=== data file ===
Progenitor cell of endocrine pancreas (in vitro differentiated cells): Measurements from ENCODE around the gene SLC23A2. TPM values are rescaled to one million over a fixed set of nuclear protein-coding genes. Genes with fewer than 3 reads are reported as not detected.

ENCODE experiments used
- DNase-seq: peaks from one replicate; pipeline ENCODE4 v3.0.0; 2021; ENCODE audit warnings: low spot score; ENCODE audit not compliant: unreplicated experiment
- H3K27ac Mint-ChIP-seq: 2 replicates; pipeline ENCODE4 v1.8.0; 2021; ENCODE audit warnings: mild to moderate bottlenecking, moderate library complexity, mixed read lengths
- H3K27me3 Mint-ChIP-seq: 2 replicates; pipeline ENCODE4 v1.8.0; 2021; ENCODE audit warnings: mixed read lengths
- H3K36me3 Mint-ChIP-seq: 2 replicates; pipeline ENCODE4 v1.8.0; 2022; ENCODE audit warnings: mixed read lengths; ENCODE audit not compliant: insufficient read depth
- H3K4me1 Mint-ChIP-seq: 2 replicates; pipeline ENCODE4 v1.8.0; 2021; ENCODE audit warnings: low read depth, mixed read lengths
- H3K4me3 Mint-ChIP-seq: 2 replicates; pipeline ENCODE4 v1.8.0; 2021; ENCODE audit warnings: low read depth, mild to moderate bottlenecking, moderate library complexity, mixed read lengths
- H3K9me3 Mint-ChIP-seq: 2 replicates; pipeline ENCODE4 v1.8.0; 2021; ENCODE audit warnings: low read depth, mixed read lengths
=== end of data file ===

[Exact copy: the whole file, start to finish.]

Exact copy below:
Progenitor cell of endocrine pancreas (in vitro differentiated cells): Measurements from ENCODE around the gene SLC23A2. TPM values are rescaled to one million over a fixed set of nuclear protein-coding genes. Genes with fewer than 3 reads are reported as not detected.

ENCODE experiments used
- DNase-seq: peaks from one replicate; pipeline ENCODE4 v3.0.0; 2021; ENCODE audit warnings: low spot score; ENCODE audit not compliant: unreplicated experiment
- H3K27ac Mint-ChIP-seq: 2 replicates; pipeline ENCODE4 v1.8.0; 2021; ENCODE audit warnings: mild to moderate bottlenecking, moderate library complexity, mixed read lengths
- H3K27me3 Mint-ChIP-seq: 2 replicates; pipeline ENCODE4 v1.8.0; 2021; ENCODE audit warnings: mixed read lengths
- H3K36me3 Mint-ChIP-seq: 2 replicates; pipeline ENCODE4 v1.8.0; 2022; ENCODE audit warnings: mixed read lengths; ENCODE audit not compliant: insufficient read depth
- H3K4me1 Mint-ChIP-seq: 2 replicates; pipeline ENCODE4 v1.8.0; 2021; ENCODE audit warnings: low read depth, mixed read lengths
- H3K4me3 Mint-ChIP-seq: 2 replicates; pipeline ENCODE4 v1.8.0; 2021; ENCODE audit warnings: low read depth, mild to moderate bottlenecking, moderate library complexity, mixed read lengths
- H3K9me3 Mint-ChIP-seq: 2 replicates; pipeline ENCODE4 v1.8.0; 2021; ENCODE audit warnings: low read depth, mixed read lengths